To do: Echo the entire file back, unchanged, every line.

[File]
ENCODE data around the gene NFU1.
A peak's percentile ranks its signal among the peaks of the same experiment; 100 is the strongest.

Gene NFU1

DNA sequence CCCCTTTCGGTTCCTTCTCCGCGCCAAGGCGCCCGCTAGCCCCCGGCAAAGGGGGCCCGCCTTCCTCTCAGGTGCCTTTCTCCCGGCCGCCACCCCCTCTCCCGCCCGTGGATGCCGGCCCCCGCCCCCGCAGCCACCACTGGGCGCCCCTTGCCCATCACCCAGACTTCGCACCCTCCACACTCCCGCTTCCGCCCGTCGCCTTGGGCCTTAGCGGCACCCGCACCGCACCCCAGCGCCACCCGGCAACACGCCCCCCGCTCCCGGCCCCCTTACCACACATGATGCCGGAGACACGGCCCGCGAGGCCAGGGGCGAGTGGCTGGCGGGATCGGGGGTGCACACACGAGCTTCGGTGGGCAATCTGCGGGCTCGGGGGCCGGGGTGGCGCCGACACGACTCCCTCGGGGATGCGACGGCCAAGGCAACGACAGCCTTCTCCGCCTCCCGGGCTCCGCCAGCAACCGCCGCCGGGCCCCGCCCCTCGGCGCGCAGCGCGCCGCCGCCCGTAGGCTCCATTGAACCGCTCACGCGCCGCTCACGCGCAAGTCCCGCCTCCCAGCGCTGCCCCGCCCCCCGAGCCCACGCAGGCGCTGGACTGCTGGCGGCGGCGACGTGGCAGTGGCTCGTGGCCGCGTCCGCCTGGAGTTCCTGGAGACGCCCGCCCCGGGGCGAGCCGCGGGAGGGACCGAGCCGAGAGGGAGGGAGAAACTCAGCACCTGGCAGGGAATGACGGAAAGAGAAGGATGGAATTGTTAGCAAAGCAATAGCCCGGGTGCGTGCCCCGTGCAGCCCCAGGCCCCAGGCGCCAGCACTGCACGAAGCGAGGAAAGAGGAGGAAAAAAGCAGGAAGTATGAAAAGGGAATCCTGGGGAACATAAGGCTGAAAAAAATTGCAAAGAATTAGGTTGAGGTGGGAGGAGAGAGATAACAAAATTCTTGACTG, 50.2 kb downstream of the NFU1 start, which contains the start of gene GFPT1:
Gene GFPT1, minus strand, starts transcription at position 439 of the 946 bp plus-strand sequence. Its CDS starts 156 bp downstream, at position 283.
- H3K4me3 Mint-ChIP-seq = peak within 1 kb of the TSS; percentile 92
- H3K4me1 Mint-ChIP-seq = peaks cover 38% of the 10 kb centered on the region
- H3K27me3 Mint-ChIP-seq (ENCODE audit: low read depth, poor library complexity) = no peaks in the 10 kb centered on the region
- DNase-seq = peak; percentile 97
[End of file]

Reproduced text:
ENCODE data around the gene NFU1.
A peak's percentile ranks its signal among the peaks of the same experiment; 100 is the strongest.

Gene NFU1

DNA sequence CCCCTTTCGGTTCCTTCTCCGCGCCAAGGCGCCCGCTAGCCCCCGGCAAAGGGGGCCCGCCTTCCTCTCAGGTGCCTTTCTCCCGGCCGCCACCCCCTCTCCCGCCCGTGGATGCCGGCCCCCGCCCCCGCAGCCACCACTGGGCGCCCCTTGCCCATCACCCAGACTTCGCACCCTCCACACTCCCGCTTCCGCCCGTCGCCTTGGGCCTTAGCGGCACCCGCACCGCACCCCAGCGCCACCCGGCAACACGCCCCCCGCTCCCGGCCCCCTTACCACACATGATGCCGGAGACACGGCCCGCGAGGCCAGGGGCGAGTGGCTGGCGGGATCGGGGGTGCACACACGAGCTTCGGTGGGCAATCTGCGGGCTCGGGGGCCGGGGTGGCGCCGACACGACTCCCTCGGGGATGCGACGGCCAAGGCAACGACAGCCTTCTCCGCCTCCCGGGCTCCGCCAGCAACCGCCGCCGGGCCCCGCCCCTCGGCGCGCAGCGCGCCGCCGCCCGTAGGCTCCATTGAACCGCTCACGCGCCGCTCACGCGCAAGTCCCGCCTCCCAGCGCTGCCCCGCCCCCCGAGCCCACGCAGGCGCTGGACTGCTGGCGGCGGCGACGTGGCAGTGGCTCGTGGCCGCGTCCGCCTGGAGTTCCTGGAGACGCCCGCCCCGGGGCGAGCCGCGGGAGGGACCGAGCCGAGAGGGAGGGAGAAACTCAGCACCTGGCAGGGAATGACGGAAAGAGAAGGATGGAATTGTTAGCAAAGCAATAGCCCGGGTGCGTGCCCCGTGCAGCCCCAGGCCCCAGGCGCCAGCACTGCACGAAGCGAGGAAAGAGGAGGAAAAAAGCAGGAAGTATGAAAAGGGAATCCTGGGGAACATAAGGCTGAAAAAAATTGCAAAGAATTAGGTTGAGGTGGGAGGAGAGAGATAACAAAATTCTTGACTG, 50.2 kb downstream of the NFU1 start, which contains the start of gene GFPT1:
Gene GFPT1, minus strand, starts transcription at position 439 of the 946 bp plus-strand sequence. Its CDS starts 156 bp downstream, at position 283.
- H3K4me3 Mint-ChIP-seq = peak within 1 kb of the TSS; percentile 92
- H3K4me1 Mint-ChIP-seq = peaks cover 38% of the 10 kb centered on the region
- H3K27me3 Mint-ChIP-seq (ENCODE audit: low read depth, poor library complexity) = no peaks in the 10 kb centered on the region
- DNase-seq = peak; percentile 97